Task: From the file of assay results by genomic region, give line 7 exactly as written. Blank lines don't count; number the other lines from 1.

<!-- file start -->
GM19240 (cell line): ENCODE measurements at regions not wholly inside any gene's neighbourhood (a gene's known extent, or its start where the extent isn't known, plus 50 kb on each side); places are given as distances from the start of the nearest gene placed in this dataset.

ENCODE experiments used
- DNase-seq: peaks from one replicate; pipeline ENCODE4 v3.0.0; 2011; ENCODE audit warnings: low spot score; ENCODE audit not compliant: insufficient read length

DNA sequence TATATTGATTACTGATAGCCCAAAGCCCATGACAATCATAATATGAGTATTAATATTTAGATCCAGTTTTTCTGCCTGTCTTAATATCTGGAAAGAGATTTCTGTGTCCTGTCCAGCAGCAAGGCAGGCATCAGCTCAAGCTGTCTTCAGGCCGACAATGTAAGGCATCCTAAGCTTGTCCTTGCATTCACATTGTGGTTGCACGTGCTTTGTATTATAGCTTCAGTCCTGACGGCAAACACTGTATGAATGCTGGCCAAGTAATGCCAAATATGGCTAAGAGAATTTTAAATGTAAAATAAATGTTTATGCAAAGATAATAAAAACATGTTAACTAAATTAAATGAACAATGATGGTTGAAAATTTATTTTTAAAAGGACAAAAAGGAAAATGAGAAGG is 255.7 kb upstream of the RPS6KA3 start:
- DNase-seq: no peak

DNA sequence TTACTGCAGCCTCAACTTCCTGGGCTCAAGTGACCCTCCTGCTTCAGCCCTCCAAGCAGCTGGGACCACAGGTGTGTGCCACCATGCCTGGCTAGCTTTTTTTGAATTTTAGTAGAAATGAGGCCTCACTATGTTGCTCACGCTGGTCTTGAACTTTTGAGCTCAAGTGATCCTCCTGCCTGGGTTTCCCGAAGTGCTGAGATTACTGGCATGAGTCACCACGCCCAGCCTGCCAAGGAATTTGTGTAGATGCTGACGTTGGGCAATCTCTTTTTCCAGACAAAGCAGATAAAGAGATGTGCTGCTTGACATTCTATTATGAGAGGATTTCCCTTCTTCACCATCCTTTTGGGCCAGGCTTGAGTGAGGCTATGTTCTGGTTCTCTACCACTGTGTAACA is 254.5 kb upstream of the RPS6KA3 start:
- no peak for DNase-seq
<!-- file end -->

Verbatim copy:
- no peak for DNase-seq